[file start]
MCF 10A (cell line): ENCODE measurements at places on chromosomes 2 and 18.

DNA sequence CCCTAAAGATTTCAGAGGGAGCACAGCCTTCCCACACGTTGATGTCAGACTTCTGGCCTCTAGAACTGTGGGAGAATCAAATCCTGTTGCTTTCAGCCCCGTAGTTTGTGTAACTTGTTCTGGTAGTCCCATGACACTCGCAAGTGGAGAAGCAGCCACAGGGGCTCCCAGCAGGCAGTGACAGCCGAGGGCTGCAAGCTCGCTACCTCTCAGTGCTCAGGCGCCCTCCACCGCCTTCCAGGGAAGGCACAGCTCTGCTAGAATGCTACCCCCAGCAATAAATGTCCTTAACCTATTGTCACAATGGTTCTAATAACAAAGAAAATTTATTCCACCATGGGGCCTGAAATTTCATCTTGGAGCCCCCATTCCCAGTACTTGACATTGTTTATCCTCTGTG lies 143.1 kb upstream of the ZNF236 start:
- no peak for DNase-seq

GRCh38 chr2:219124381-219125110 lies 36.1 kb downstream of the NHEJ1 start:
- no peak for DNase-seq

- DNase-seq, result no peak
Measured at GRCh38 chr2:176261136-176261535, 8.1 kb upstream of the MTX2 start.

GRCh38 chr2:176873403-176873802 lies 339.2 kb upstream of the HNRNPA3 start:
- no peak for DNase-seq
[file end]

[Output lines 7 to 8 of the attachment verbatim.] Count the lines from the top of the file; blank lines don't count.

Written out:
Measured at GRCh38 chr2:176261136-176261535, 8.1 kb upstream of the MTX2 start.

GRCh38 chr2:176873403-176873802 lies 339.2 kb upstream of the HNRNPA3 start: